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Published analytical methods are written either in light of a specific laboratory's procedures or in general terminology. It is unlikely that any given laboratory will follow the method without incorporating some of their own internal procedures. These minor modifications should not have any significant impact on the performance of the method. These minor modifications include items such as:
  • variations in the types of glassware used
  • variations in the quantities of reagents used for digestions/dissolutions
  • variations in instrument manufacturer, and related instrument operation
Other undesirable modifications may be made which increase laboratory throughput or reduce costs while compromising the performance of the method. Examples of this type of modification include:
  • decreasing or excluding the analysis of quality control samples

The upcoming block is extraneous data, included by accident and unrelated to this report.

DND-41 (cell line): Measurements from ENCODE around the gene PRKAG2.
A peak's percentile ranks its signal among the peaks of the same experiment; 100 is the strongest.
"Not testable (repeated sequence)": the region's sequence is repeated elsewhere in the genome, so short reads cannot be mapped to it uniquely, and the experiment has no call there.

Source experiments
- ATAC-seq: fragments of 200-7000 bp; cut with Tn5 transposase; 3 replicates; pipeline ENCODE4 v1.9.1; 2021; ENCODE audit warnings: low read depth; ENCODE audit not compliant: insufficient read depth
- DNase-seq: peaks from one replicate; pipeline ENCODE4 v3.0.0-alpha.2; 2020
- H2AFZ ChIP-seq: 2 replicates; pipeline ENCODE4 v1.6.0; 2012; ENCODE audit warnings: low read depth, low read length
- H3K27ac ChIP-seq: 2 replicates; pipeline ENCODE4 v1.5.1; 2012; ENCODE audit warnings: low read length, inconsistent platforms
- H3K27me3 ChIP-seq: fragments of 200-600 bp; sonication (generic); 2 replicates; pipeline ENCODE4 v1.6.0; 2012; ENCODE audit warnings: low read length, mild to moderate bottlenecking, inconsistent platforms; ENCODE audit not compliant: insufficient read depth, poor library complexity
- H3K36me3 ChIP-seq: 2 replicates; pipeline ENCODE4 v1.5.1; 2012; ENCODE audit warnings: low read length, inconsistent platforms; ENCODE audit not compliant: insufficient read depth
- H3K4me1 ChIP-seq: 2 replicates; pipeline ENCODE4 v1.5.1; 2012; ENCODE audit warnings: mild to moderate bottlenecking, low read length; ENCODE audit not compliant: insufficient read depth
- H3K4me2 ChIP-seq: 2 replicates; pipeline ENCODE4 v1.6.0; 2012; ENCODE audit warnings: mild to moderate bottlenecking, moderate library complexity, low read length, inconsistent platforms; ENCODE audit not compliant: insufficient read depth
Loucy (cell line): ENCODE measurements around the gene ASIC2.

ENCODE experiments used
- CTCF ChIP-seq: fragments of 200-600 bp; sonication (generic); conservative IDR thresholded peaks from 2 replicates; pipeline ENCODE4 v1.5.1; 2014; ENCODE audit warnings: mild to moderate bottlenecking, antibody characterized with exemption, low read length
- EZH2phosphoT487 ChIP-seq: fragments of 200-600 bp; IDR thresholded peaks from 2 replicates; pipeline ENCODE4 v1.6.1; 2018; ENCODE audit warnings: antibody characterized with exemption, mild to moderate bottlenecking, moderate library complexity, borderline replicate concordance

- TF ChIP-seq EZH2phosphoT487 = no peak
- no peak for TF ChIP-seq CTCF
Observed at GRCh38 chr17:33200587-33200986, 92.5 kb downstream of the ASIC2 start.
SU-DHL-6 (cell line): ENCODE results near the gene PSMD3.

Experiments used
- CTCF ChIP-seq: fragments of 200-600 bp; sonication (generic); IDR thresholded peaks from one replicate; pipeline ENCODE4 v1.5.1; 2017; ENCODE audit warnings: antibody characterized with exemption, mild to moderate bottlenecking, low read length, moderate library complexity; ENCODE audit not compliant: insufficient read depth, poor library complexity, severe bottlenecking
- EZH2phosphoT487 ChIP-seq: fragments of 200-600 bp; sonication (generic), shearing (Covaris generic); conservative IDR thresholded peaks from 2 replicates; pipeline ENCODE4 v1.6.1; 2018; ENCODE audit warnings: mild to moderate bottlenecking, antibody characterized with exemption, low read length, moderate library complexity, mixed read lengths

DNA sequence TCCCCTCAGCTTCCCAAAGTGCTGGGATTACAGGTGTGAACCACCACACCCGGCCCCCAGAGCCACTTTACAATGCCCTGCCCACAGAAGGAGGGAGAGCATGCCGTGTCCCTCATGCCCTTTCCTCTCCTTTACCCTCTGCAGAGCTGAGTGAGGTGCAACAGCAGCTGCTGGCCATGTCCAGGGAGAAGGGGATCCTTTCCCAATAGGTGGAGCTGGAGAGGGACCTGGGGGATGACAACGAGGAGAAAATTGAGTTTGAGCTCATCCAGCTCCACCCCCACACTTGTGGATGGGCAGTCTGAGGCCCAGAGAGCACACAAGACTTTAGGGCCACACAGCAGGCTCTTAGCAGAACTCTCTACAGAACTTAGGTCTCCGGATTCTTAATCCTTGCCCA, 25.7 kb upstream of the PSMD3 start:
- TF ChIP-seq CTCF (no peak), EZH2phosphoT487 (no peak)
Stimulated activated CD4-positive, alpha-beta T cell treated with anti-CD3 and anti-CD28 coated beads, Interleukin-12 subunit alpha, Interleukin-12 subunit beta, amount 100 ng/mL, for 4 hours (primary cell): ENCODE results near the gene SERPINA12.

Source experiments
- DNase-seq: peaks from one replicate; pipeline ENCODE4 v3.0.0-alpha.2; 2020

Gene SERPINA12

• extending calibration ranges significantly into non-linear ranges
  • decreasing XRD diffraction peak analysis windows or number of peaks analyzed
Major modifications to a referenced method significantly alter the performance and validation of the method.

If a laboratory has modified the reference method, the modifications and the purpose of the modifications should be examined.

If the performance of the method is not known (e.g., it is a reference method with major modifications or is a method from an unproven source) it should be thoroughly validated through the analysis of samples of known results.
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